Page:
“I’ve had the best time of my life traveling this way,” says Carrie Ann Trubenstein, a 25-year-old from Utica, New York, who has used work-trades to travel the world since 2013. “If you want to learn a language, meet locals, take a piece of that country or place with you, you need to work with the people. You can break the tourist stigma and tap into the lives of others.”
“Traveling this way changed my life,” says Tannaz Darian, a 30-year-old from Encinitas, California. She and her partner Marcella Garofalo, 31, spent a year working on farms in the U.S.—visiting national parks, too. “It’s been a lifelong dream to be able to see these parks. Getting out of southern California, out of our bubble, has shown us a different world.”
If you’re the type who likes to get off the beaten path to get to know a place, work-trades might be just the thing. Interested in exploring your own backyard or destinations around the world? Here’s what you need to know, based on practical knowledge I’ve gathered and insights from other world travelers.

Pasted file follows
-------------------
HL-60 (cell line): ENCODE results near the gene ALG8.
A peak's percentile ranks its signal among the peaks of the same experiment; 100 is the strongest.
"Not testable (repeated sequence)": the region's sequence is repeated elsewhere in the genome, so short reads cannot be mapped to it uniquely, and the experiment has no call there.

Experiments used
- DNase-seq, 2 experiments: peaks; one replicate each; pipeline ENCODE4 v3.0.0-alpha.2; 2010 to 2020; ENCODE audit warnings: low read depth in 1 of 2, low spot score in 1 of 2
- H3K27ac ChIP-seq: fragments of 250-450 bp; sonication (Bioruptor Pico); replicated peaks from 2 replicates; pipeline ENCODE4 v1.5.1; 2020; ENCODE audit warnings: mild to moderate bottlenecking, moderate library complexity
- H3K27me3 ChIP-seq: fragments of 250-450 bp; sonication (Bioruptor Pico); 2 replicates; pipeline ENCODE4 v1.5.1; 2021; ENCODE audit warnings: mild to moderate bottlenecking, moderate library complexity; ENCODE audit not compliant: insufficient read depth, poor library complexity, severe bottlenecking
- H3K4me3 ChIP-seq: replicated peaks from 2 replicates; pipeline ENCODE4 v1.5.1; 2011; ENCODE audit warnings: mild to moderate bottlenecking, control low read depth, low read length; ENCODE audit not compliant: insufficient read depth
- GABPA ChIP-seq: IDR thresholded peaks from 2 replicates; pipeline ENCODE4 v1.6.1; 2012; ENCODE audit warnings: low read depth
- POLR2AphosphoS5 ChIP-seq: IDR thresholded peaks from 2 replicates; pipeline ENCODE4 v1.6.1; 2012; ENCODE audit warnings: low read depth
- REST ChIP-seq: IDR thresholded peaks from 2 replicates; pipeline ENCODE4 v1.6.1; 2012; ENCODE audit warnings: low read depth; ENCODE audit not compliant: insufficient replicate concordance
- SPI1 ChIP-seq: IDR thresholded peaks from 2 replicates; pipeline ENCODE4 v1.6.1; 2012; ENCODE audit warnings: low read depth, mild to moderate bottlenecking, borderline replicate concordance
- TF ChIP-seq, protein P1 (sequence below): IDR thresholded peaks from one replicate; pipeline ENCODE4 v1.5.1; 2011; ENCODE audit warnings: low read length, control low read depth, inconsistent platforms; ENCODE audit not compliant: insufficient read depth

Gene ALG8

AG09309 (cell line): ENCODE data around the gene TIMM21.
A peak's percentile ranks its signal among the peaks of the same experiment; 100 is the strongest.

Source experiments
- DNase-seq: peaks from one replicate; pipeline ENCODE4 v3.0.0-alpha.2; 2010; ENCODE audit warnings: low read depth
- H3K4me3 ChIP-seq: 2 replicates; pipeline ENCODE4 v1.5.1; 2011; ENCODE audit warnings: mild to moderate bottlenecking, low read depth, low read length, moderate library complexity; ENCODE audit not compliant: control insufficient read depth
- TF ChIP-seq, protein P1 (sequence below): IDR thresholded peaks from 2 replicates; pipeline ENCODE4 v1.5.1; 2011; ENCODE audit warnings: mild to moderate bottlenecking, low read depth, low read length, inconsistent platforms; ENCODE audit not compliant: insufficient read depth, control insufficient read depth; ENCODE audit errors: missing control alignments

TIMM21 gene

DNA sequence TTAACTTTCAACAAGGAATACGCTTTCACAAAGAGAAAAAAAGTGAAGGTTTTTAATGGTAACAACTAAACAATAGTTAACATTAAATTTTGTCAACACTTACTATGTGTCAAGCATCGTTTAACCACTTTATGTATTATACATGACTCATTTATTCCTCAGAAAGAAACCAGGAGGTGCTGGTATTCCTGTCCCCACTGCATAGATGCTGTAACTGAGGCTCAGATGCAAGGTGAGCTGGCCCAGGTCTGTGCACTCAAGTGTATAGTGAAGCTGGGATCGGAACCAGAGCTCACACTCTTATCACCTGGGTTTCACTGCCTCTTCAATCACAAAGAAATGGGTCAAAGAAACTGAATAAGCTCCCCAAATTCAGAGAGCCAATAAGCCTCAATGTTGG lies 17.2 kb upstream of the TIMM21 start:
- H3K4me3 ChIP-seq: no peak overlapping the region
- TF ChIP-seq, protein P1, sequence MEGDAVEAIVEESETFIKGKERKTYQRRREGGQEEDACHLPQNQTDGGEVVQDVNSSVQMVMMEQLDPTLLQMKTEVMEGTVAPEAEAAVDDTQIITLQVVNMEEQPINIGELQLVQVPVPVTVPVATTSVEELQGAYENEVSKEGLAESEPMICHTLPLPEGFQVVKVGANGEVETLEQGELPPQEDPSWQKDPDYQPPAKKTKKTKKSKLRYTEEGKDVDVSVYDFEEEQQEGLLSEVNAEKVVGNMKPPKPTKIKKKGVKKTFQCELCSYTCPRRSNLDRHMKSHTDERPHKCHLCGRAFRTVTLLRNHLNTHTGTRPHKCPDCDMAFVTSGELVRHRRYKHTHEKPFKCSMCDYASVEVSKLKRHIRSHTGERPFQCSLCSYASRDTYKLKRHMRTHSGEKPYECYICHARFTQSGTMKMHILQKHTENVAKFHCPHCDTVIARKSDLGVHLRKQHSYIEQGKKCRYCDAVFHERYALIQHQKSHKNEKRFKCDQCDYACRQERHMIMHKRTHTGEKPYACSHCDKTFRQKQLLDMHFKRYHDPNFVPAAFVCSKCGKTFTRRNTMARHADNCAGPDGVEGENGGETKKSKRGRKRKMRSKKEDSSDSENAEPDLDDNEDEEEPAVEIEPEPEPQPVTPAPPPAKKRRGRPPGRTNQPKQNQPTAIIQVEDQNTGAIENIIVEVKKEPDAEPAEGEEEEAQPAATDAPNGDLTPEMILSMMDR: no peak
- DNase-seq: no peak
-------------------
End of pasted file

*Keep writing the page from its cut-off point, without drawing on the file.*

Which Websites are Available?
There are a multitude of websites that pair travelers with hosts, each with their own membership fees that vary—usually a nominal cost when considering the opportunities the sites present. From talking with other travelers, two of the most popular are Workaway and World Wide Opportunities on Organic Farms (WWOOF), where volunteers are commonly referred to as WWOOFers. These sites are similar in appearance to social media networks—hosts have profiles with descriptions, ratings and photos, and offer distinctly different opportunities.
“WWOOFing provides a large variety of opportunities to people who are interested in hands-on learning about organic agriculture and sustainability,” says Tori Degen, outreach program manager with WWOOF-USA. She says that WWOOFing is a great way to travel on a budget, and many intersperse their farm stays with trips to destinations around the world. Even if you haven’t farmed before or don’t have plans to grow food of your own one day, she says it provides an opportunity to see where food comes from through a cultural exchange.